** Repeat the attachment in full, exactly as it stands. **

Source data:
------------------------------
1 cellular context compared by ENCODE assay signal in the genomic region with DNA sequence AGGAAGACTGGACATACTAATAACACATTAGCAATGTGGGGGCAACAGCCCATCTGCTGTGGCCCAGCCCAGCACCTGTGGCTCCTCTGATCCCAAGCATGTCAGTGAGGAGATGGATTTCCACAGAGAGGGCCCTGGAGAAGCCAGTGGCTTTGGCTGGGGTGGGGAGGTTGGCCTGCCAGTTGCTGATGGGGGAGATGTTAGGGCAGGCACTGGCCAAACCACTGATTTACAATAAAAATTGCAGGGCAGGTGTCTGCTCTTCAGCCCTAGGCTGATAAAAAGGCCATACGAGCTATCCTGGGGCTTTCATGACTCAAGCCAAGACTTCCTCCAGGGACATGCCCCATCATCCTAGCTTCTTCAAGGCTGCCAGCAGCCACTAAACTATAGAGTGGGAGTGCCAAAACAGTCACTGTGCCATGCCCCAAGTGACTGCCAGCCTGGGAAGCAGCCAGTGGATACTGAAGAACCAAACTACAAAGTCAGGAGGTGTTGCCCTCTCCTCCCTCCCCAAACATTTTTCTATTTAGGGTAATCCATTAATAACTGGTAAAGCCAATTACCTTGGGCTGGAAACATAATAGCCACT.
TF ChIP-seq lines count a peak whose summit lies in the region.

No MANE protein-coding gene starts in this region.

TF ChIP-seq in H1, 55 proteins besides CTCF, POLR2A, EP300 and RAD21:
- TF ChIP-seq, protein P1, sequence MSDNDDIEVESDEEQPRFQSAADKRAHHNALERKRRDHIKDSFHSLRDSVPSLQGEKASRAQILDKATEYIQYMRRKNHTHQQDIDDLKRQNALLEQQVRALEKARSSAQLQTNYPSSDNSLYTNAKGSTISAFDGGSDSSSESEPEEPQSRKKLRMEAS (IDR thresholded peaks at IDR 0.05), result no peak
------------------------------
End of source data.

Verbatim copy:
1 cellular context compared by ENCODE assay signal in the genomic region with DNA sequence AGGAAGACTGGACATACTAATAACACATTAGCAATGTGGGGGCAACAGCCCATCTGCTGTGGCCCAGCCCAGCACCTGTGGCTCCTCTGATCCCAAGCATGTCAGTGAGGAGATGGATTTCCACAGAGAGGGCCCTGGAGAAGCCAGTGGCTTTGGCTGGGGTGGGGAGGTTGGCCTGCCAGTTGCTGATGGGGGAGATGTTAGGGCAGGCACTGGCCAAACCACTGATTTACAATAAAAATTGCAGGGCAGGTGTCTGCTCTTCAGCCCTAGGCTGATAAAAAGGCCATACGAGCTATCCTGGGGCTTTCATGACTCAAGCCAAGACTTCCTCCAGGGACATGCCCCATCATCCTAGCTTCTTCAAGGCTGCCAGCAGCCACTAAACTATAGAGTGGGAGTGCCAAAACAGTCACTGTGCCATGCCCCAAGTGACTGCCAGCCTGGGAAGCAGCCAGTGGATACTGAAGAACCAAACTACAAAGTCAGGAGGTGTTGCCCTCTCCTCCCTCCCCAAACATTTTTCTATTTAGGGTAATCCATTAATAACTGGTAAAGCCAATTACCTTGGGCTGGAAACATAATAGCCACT.
TF ChIP-seq lines count a peak whose summit lies in the region.

No MANE protein-coding gene starts in this region.

TF ChIP-seq in H1, 55 proteins besides CTCF, POLR2A, EP300 and RAD21:
- TF ChIP-seq, protein P1, sequence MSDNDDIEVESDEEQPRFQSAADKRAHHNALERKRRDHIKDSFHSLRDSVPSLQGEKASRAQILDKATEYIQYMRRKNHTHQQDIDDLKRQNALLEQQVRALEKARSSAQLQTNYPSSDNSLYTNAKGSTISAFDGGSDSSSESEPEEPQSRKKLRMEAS (IDR thresholded peaks at IDR 0.05), result no peak